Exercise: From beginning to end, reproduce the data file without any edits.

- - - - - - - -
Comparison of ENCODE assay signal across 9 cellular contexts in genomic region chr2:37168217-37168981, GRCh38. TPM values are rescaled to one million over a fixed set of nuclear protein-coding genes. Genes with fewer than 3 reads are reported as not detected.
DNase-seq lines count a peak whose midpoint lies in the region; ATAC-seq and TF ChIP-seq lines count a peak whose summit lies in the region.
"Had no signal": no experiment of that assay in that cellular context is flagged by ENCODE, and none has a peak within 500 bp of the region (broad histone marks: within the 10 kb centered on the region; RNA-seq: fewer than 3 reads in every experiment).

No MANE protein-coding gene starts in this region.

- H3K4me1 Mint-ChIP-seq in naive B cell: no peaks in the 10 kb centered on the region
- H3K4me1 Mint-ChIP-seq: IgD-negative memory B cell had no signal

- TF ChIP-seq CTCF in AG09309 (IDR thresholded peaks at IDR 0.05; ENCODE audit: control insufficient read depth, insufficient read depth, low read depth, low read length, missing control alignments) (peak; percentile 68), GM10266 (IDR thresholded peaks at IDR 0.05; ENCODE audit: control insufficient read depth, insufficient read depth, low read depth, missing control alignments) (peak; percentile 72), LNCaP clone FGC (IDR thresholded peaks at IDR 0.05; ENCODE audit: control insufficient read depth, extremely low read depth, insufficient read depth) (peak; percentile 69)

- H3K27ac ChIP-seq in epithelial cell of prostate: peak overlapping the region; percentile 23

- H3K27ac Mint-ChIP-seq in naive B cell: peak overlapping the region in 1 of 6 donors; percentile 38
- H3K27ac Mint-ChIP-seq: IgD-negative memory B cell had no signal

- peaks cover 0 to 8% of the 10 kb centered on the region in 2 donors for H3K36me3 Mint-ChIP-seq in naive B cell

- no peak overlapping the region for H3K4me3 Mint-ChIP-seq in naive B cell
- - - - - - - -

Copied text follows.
Comparison of ENCODE assay signal across 9 cellular contexts in genomic region chr2:37168217-37168981, GRCh38. TPM values are rescaled to one million over a fixed set of nuclear protein-coding genes. Genes with fewer than 3 reads are reported as not detected.
DNase-seq lines count a peak whose midpoint lies in the region; ATAC-seq and TF ChIP-seq lines count a peak whose summit lies in the region.
"Had no signal": no experiment of that assay in that cellular context is flagged by ENCODE, and none has a peak within 500 bp of the region (broad histone marks: within the 10 kb centered on the region; RNA-seq: fewer than 3 reads in every experiment).

No MANE protein-coding gene starts in this region.

- H3K4me1 Mint-ChIP-seq in naive B cell: no peaks in the 10 kb centered on the region
- H3K4me1 Mint-ChIP-seq: IgD-negative memory B cell had no signal

- TF ChIP-seq CTCF in AG09309 (IDR thresholded peaks at IDR 0.05; ENCODE audit: control insufficient read depth, insufficient read depth, low read depth, low read length, missing control alignments) (peak; percentile 68), GM10266 (IDR thresholded peaks at IDR 0.05; ENCODE audit: control insufficient read depth, insufficient read depth, low read depth, missing control alignments) (peak; percentile 72), LNCaP clone FGC (IDR thresholded peaks at IDR 0.05; ENCODE audit: control insufficient read depth, extremely low read depth, insufficient read depth) (peak; percentile 69)

- H3K27ac ChIP-seq in epithelial cell of prostate: peak overlapping the region; percentile 23

- H3K27ac Mint-ChIP-seq in naive B cell: peak overlapping the region in 1 of 6 donors; percentile 38
- H3K27ac Mint-ChIP-seq: IgD-negative memory B cell had no signal

- peaks cover 0 to 8% of the 10 kb centered on the region in 2 donors for H3K36me3 Mint-ChIP-seq in naive B cell

- no peak overlapping the region for H3K4me3 Mint-ChIP-seq in naive B cell